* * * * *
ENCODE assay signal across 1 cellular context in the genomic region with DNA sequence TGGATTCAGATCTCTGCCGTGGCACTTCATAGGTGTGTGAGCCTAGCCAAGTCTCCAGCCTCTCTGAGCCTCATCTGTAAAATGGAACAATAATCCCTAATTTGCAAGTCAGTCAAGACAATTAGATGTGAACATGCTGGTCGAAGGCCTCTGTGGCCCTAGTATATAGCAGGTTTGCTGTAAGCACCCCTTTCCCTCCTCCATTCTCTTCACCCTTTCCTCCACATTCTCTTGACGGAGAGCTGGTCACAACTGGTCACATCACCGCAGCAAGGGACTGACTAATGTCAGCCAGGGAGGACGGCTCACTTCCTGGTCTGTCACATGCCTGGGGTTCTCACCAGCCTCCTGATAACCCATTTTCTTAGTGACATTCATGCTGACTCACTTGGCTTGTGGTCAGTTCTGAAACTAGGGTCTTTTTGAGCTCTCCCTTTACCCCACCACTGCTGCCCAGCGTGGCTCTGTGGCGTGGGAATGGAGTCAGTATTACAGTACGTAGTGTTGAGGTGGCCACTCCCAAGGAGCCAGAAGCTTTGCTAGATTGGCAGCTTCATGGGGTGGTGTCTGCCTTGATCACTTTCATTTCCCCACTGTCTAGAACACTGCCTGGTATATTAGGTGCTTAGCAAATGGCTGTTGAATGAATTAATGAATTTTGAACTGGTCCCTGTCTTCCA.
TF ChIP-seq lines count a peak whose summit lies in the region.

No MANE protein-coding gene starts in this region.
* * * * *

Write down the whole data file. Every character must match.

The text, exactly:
ENCODE assay signal across 1 cellular context in the genomic region with DNA sequence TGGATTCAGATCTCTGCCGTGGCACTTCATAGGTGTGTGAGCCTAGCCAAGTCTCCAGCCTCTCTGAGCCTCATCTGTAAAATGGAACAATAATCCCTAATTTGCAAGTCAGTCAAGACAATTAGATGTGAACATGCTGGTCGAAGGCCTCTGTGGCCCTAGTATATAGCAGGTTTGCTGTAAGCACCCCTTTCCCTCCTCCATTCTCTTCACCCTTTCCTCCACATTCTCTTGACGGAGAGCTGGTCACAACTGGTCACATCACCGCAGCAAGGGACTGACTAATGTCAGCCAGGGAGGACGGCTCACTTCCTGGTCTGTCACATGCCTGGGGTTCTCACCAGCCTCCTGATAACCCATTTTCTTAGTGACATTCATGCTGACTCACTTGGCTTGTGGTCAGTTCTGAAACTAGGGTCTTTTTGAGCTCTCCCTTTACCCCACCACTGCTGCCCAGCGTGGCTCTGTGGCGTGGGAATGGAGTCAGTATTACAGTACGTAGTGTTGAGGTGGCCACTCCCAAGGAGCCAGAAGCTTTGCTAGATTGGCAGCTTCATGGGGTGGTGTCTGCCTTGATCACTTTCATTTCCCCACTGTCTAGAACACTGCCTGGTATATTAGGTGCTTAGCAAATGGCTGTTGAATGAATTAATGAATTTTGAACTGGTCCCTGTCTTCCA.
TF ChIP-seq lines count a peak whose summit lies in the region.

No MANE protein-coding gene starts in this region.